The Need for Naps; A 3-Blog Series on Daytime Sleep – Valerie Birch with Amazing Little Sleeper – Omaha, NB

My baby doesn’t nap well…Maybe they don’t need much sleep?
All babies are built to sleep – day and night!

You’ve tried every trick in the book to help your child nap: rocking to sleep, holding them, a car ride, wearing them while bouncing on a yoga ball, but nothing seems to work. Like clock work, they either don’t sleep or they wake up at the 20 minute, 30 minute or if you’re lucky 40 minute mark. Wide awake and ready to roll. Sigh…you’re not ready to roll!

The good news is, there is hope!

In my 3 part series on naps I’m going to discuss the science behind napping and why appropriate lengths of naps are necessary (and not just a break for mom, but necessary for growth and night sleep too!). Short nappers vs. Long nappers and finally the hardest transition in the napping world: going from two daily naps to one nap (and a little personal insight as I’m living it right now.)

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Naps are good. Naps are needed. They are not a waste of time.

(Read and repeat)

In America’s society, we sometimes devalue the need for naps. Instead, we may believe naps are for the lazy and unmotivated. This thinking can be troublesome when dealing with our children. Healthy naps lead to optimal daytime alertness, living and learning…for you and your child!

Daytime and night sleep are similar, but different. We don’t treat naps the same as nighttime sleep – and not even every nap is created equal. No wonder this can be confusing! Just as your night sleep is composed of REM (rapid eye movement) and non-REM (non-rapid eye movement) sleep, so does your child’s naps. But, particular naps contain more REM cycles and others more non-REM cycles. So your child’s daytime sleep should contain all needed naps to ensure he’s receiving the best daytime sleep. It’s like making a PB&J sandwich. It just isn’t the same sandwich without the peanut butter or jelly. They are best together!

How do you know if you’r child’s getting the PB&J naps for him? It depends on his age. Around three-four months of age, children’s naps have developed into 3-4 solid naps in a day. The first two naps of the day are the PB&J and you want to strive for a long, solid nap at these times. By 9 months of age your little one has paired down to two concrete naps a day – both are needed for that great sandwich! As your little one creeps into toddlerhood, they will challenge you as they transition from two naps to one nap. This jump to one nap can be so difficult I’m writing an entire blog on it (to come shortly!).

You’ve got it! Appropriate number of naps are important for your little one. Now what about the length? In my world, no nap is complete unless it is over 60 minutes in length. Anytime your child wakes under one hour of sleep, he has not completed two full sleep cycles and thus leaves him feeling sleep deprived. We want all naps over an hour. To ensure we are creating the best expectations and habits around naps, we have to treat them like night sleep regarding their location. After four months of age, do not expect your baby to nap well outside of his crib. Nap your child when they are drowsy, but awake and give them space. If you’re always attending to them when they wake after 20 minutes, then you are getting in the way of their sleep. Protect your baby’s nap schedule and location or you can produce nap deprivation.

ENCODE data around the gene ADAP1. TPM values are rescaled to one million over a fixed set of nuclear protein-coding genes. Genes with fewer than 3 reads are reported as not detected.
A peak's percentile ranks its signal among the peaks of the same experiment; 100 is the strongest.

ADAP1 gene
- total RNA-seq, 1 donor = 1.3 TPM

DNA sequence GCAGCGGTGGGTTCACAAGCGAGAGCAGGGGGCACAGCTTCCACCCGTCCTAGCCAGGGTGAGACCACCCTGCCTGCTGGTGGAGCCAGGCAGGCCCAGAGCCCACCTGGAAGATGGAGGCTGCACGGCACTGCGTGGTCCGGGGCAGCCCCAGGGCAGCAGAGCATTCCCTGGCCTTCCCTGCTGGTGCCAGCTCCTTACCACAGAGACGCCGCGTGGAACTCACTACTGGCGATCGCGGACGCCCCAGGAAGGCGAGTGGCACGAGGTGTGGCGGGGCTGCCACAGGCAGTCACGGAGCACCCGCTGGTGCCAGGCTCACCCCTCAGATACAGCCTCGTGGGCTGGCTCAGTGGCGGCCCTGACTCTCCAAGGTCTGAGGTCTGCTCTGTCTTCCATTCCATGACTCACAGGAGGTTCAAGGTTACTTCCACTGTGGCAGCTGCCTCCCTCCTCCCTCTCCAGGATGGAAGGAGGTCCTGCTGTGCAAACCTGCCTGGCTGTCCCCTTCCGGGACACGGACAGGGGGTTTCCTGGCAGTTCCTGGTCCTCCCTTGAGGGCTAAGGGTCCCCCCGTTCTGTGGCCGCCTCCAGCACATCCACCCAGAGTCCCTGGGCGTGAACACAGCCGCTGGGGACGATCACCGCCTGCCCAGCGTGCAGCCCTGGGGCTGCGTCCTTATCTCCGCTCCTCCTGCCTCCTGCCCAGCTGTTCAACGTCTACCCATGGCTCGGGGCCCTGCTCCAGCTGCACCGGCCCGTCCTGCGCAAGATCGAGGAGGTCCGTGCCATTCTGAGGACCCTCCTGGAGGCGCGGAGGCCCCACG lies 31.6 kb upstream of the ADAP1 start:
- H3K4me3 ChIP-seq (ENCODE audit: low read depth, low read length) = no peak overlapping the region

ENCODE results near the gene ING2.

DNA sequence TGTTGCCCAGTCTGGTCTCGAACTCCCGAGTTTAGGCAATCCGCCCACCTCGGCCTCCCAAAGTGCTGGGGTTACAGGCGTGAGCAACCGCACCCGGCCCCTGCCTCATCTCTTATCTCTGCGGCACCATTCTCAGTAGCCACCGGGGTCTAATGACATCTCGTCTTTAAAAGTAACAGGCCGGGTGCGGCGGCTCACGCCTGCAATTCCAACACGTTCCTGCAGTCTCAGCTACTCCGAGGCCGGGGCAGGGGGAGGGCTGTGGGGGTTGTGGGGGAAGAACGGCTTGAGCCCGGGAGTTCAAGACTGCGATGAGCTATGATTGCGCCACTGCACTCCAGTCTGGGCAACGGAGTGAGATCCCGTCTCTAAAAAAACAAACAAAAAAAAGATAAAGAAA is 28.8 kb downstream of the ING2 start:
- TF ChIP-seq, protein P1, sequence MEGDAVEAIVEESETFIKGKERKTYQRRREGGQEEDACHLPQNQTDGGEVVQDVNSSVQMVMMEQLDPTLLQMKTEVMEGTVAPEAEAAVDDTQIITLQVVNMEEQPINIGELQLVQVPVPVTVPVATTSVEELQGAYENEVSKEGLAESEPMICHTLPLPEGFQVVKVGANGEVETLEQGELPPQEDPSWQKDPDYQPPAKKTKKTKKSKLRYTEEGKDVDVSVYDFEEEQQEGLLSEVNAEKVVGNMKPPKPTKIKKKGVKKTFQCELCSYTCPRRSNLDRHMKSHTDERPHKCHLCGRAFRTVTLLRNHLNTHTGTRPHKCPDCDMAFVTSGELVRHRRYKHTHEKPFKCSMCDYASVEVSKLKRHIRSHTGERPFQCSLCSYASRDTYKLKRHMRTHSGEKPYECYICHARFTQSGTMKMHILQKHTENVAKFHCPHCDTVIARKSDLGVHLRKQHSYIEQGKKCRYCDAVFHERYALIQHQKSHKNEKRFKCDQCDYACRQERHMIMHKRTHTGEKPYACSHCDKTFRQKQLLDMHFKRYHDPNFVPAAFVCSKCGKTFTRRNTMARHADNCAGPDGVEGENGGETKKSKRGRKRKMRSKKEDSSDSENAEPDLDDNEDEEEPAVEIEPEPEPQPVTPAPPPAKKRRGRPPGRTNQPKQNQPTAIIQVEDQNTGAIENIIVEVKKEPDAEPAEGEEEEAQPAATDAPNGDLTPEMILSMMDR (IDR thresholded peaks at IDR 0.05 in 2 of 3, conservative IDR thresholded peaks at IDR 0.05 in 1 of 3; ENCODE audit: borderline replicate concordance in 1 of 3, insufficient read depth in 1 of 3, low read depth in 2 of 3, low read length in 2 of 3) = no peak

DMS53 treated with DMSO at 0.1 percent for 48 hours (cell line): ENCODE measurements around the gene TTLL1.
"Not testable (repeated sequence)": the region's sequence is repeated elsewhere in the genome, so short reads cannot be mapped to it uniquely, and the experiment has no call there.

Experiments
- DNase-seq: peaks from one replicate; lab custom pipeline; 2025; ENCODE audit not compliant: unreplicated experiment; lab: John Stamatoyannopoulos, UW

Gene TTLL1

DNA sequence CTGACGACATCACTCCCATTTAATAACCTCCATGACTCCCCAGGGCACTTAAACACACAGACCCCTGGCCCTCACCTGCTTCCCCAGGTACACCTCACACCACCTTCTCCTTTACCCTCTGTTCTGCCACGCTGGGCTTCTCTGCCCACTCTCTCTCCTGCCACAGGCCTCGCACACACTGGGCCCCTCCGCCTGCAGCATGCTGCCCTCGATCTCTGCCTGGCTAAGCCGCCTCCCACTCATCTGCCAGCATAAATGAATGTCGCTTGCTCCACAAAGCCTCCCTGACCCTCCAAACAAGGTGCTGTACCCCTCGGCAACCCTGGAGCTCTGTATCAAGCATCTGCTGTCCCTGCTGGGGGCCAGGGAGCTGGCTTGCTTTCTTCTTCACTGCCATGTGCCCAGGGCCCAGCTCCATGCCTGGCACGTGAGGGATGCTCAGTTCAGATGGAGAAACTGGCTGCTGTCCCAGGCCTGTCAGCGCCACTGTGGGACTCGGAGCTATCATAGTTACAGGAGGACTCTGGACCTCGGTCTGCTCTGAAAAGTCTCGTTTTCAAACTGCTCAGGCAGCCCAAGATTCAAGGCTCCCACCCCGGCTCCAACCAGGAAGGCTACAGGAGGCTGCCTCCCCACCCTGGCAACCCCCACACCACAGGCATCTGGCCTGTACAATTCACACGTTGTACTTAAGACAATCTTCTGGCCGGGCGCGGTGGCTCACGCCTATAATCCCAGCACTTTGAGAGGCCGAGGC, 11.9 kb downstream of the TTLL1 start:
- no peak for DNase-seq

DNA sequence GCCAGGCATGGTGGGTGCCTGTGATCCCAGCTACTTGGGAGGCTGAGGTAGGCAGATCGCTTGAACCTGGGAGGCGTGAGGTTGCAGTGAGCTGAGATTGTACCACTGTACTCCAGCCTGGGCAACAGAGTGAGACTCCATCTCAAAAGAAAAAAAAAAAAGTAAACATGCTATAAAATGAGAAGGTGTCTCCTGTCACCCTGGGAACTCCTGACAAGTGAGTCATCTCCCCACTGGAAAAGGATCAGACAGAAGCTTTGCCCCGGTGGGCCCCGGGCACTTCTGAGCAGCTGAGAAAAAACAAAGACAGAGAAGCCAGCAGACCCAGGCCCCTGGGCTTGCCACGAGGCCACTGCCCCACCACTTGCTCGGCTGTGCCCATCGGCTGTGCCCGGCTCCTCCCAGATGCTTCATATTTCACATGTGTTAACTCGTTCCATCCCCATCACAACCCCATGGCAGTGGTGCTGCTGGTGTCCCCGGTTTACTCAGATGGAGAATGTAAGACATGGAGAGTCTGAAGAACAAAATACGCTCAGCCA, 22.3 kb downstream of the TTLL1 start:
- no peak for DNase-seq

Fun Fact!
As babies develop and their sleep takes shape, their morning nap evolves before their afternoon nap. As they transition into toddlers, then their morning nap disappears before their afternoon nap and they are left with one afternoon nap. That single afternoon nap that is present around 15-21 months of age is the same nap that resurfaces in adolescence or adulthood. Now as an adult when you feel drowsy around 1:00-3:00pm (when your melatonin levels are higher), this is the same nap that you experienced as the 2- year-old you!

Not convinced long naps are needed, let me leave you with this. When children do not nap well, they pay the price. Short naps lead to shorter attention spans, a non-adaptable, hyperactive child who will experience late afternoon/early evening fussiness. Despite their behavior changes, their learning takes a hit too. According to WebMD in Good, Sound Sleep for your Child, “small but constant deficits in sleep over time tend to have escalating and perhaps long-term effects on brain functions.” When a child naps poorly and is sleep-deprived the fatigue becomes noticeable as they are fitfully fussy or hyper alter (they do this in order to fight sleep) and therefore they cannot learn from their environment. Whether they are 4 months or 4 years old, naps are parallel.

References:

Breus, M.J., Good, Sound Sleep for your Child. http://www.webmd.com/children/features/good-sound-sleep-for-children#3 WebMD Feature on October 21, 2004, Medically updated October 21, 2004.

Dr. Weissbluth, Marc. Healthy Sleep Habits, Happy Child. Ballantine Books, NY. 2015.